Dr. Mike Patrick: Yeah, because it's just so important for brain development for that to be in place. And so, we really want to combat iodine deficiency wherever we can. And as you said, not just targeting moms who may become pregnant but really everyone because you don't know when you become pregnant.




And you don't have to have such low iodine that there is hypothyroidism disease to clue you in. It could really be anyone who feels fine and yet their iodine deficient. And that could impact their child's brain development and their intellectual powers later in life.


Dr. Elizabeth Zmuda: Absolutely. And this can really be complicated but things like food and security can even play a role in that and understanding access to appropriate nutrition, and what that means for socioeconomic classes and ultimately, the function and the IQ of that community. So, it's really an important point for us to be focusing on as a medical profession.


Dr. Mike Patrick: Yeah, absolutely. What about women who are breastfeeding? So, I would suspect that babies get some of their iodine through breastmilk. And so, it would be important not only during pregnancy, but also after pregnancy in terms of the child's brain development, really making sure that lactating moms also are not iodine deficient. Correct?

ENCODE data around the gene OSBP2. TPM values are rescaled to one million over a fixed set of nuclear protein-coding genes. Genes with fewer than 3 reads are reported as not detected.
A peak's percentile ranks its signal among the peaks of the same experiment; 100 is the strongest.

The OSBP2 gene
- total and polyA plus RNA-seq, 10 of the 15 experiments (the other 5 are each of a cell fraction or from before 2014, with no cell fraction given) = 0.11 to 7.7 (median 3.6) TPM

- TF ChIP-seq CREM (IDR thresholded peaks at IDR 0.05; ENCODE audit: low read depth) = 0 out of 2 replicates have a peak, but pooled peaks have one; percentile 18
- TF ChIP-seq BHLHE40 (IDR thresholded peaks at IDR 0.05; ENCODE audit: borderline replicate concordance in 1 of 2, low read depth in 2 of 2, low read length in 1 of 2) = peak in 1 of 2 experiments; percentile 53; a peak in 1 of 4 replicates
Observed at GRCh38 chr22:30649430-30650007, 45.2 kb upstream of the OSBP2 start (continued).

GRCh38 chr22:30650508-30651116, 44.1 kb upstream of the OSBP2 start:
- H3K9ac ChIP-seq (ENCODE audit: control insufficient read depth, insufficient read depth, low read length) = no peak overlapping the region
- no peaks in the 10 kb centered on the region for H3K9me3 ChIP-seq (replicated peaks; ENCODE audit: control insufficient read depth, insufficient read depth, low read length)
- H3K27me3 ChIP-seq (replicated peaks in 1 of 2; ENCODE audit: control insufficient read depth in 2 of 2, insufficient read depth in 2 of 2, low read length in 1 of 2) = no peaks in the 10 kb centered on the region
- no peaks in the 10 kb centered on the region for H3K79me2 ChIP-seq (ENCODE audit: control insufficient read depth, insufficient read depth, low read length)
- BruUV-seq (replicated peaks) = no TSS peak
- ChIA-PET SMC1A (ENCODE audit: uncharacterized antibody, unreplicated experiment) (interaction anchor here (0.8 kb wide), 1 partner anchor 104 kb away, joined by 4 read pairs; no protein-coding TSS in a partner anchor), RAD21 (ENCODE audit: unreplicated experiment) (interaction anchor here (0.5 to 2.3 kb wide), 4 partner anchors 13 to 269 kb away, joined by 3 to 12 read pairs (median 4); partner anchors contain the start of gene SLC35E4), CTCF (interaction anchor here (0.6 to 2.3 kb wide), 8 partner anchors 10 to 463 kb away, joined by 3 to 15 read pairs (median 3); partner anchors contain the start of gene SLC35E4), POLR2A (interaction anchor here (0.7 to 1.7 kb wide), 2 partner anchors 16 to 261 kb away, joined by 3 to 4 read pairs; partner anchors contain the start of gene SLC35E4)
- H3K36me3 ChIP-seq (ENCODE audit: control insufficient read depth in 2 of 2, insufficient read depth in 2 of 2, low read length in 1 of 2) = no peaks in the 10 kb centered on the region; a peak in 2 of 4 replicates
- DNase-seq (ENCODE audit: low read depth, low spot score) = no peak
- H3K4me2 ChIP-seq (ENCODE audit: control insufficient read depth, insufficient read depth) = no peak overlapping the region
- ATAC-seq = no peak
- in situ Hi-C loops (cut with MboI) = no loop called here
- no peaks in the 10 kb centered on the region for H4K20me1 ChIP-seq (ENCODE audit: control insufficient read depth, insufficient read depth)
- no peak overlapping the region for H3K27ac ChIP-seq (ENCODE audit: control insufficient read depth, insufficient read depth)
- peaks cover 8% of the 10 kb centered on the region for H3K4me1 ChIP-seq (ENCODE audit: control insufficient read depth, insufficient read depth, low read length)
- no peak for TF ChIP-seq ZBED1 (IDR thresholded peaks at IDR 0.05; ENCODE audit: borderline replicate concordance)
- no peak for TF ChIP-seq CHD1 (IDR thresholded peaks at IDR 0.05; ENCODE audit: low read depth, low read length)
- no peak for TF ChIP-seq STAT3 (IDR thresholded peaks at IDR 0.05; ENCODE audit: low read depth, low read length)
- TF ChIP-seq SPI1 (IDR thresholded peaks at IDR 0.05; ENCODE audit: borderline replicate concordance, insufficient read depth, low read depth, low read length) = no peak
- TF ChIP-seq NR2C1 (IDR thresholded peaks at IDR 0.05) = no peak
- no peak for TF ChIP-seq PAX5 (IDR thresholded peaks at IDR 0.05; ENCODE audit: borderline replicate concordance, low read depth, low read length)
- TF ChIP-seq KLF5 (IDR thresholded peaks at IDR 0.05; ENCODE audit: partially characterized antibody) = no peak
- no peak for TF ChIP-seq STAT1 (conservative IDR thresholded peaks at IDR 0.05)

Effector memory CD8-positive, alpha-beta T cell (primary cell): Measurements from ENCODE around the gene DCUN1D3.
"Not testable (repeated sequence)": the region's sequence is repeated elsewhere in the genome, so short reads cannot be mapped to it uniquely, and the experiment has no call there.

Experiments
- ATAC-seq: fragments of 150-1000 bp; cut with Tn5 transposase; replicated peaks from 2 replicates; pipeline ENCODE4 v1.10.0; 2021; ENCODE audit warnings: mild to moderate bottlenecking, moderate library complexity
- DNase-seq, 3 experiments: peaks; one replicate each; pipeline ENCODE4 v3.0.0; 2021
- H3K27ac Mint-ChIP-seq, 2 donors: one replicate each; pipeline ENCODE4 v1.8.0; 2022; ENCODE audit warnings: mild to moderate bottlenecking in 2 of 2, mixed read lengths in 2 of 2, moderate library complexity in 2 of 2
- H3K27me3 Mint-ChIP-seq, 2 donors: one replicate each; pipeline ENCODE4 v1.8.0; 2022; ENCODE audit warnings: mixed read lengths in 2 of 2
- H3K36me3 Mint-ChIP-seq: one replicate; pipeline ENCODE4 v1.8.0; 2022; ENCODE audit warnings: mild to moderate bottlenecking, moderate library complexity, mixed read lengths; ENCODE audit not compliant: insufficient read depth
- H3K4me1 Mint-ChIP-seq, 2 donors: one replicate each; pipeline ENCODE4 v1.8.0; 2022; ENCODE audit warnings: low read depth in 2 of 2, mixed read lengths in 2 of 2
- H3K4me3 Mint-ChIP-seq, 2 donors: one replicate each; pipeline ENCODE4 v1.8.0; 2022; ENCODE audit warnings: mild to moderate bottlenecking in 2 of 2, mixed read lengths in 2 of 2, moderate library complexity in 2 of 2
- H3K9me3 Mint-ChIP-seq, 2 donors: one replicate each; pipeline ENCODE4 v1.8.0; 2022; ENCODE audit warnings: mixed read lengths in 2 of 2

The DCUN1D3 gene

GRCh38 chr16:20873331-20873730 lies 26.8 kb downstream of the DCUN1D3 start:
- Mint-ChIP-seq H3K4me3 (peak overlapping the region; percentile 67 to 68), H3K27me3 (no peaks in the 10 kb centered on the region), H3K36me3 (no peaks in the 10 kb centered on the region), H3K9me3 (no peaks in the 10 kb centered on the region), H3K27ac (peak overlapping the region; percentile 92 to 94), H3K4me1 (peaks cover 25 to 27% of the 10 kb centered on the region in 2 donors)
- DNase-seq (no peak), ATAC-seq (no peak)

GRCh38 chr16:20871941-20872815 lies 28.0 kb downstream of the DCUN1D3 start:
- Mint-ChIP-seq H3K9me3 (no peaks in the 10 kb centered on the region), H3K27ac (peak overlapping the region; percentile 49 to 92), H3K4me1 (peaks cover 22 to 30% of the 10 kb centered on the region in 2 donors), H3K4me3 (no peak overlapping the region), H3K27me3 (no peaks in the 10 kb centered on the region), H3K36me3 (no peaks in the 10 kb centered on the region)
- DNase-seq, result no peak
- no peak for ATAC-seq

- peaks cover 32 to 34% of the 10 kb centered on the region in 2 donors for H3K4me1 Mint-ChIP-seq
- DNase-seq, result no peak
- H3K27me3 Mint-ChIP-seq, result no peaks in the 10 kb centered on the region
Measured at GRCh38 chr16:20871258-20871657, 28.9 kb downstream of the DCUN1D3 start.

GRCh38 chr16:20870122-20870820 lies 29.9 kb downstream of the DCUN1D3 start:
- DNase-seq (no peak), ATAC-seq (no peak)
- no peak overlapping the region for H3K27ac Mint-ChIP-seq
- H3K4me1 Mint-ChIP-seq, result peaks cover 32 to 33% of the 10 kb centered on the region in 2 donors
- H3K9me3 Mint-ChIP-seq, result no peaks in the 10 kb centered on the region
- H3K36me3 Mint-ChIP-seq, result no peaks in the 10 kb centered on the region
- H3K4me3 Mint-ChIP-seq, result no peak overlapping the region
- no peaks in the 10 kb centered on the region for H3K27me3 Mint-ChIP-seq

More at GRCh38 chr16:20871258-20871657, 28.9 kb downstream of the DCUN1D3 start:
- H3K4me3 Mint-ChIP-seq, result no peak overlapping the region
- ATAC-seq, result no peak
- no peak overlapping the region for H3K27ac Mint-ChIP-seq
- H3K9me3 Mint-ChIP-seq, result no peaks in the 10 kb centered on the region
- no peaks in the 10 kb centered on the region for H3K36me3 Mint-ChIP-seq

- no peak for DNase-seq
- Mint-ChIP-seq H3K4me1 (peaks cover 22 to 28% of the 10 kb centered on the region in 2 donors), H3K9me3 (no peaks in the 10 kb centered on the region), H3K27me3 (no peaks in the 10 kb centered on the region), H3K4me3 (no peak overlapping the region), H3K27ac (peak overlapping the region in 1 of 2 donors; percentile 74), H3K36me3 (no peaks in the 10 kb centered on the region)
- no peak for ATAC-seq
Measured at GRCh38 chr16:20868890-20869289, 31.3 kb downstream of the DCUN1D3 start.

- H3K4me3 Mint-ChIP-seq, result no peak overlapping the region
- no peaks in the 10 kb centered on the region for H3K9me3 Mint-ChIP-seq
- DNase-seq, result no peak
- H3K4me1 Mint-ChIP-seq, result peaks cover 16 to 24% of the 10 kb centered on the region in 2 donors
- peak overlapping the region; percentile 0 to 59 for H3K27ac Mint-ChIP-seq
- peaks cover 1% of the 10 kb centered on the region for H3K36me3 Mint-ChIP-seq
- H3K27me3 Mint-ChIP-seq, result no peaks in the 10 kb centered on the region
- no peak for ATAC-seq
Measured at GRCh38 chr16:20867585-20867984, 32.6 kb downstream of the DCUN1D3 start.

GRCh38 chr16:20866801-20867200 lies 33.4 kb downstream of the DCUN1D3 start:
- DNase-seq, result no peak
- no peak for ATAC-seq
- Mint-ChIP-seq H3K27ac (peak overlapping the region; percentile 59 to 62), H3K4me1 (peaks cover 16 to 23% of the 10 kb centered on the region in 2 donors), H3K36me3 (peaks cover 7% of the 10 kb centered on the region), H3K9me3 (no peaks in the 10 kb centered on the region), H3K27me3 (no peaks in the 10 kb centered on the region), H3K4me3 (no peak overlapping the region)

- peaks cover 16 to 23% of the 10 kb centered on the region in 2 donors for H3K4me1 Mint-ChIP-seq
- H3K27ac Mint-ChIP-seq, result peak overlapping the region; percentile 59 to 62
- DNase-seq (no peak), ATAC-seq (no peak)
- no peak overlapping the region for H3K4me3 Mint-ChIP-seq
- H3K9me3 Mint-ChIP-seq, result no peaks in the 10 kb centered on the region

Dr. Elizabeth Zmuda: From the standpoint of brain development, absolutely. But I am going to turn this one over to Dr. Pearce and ask her to answer some of the specifics about excretion of iodine and how all of that looks in that postnatal time period.


Dr. Elizabeth Pearce: Yeah. So, women who are breastfeeding actively secrete iodine into breastmilk. It's concentrated in breastmilk at levels 20 to 50 times higher than what's circulating in the blood. Abd that's important because for a breastfeed infant, that mom's breastmilk is going to be the only source of iodine nutrition.


So, women who have maintained their optimal iodine state all through pregnancy will continue to have higher iodine requirements until they've done breastfeeding.




Dr. Mike Patrick: So really important to think about iodine. And since the only way that we get it in is through what we are eating and/or supplementation, I wanted to bring Marina, who's our dietician on board here. What are some good sources of iodine? What should we be eating in order to prevent iodine deficiency?